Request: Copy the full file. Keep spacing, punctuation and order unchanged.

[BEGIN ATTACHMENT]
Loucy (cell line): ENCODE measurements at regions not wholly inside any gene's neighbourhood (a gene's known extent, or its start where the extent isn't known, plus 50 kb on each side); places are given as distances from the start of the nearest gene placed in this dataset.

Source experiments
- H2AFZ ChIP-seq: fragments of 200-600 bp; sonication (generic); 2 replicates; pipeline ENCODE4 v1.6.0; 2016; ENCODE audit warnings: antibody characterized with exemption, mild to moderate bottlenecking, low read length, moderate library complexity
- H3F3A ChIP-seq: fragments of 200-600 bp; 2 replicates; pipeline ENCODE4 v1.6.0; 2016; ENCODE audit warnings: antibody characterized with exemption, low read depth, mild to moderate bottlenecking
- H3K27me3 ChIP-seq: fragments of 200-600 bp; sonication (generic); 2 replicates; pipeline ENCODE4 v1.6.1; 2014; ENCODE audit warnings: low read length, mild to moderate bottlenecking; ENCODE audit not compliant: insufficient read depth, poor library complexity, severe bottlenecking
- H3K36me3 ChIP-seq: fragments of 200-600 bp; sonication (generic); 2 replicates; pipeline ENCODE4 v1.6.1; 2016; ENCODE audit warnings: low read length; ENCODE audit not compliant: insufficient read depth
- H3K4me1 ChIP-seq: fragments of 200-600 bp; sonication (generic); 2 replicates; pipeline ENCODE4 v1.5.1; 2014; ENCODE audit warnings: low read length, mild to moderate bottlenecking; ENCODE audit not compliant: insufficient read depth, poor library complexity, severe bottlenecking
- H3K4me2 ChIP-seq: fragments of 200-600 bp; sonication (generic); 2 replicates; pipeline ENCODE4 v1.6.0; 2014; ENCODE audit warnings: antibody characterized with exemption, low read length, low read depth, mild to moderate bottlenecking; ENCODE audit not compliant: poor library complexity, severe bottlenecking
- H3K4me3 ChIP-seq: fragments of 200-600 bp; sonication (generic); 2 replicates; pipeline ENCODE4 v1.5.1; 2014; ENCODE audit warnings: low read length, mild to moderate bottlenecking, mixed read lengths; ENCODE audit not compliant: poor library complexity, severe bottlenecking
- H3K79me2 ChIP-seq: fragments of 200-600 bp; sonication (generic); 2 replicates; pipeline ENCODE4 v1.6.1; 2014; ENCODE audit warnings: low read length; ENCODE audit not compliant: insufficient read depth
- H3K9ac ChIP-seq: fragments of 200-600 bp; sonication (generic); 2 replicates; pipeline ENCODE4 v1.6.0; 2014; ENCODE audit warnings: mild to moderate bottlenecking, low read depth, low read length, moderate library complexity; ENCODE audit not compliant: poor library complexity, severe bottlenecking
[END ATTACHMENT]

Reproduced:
Loucy (cell line): ENCODE measurements at regions not wholly inside any gene's neighbourhood (a gene's known extent, or its start where the extent isn't known, plus 50 kb on each side); places are given as distances from the start of the nearest gene placed in this dataset.

Source experiments
- H2AFZ ChIP-seq: fragments of 200-600 bp; sonication (generic); 2 replicates; pipeline ENCODE4 v1.6.0; 2016; ENCODE audit warnings: antibody characterized with exemption, mild to moderate bottlenecking, low read length, moderate library complexity
- H3F3A ChIP-seq: fragments of 200-600 bp; 2 replicates; pipeline ENCODE4 v1.6.0; 2016; ENCODE audit warnings: antibody characterized with exemption, low read depth, mild to moderate bottlenecking
- H3K27me3 ChIP-seq: fragments of 200-600 bp; sonication (generic); 2 replicates; pipeline ENCODE4 v1.6.1; 2014; ENCODE audit warnings: low read length, mild to moderate bottlenecking; ENCODE audit not compliant: insufficient read depth, poor library complexity, severe bottlenecking
- H3K36me3 ChIP-seq: fragments of 200-600 bp; sonication (generic); 2 replicates; pipeline ENCODE4 v1.6.1; 2016; ENCODE audit warnings: low read length; ENCODE audit not compliant: insufficient read depth
- H3K4me1 ChIP-seq: fragments of 200-600 bp; sonication (generic); 2 replicates; pipeline ENCODE4 v1.5.1; 2014; ENCODE audit warnings: low read length, mild to moderate bottlenecking; ENCODE audit not compliant: insufficient read depth, poor library complexity, severe bottlenecking
- H3K4me2 ChIP-seq: fragments of 200-600 bp; sonication (generic); 2 replicates; pipeline ENCODE4 v1.6.0; 2014; ENCODE audit warnings: antibody characterized with exemption, low read length, low read depth, mild to moderate bottlenecking; ENCODE audit not compliant: poor library complexity, severe bottlenecking
- H3K4me3 ChIP-seq: fragments of 200-600 bp; sonication (generic); 2 replicates; pipeline ENCODE4 v1.5.1; 2014; ENCODE audit warnings: low read length, mild to moderate bottlenecking, mixed read lengths; ENCODE audit not compliant: poor library complexity, severe bottlenecking
- H3K79me2 ChIP-seq: fragments of 200-600 bp; sonication (generic); 2 replicates; pipeline ENCODE4 v1.6.1; 2014; ENCODE audit warnings: low read length; ENCODE audit not compliant: insufficient read depth
- H3K9ac ChIP-seq: fragments of 200-600 bp; sonication (generic); 2 replicates; pipeline ENCODE4 v1.6.0; 2014; ENCODE audit warnings: mild to moderate bottlenecking, low read depth, low read length, moderate library complexity; ENCODE audit not compliant: poor library complexity, severe bottlenecking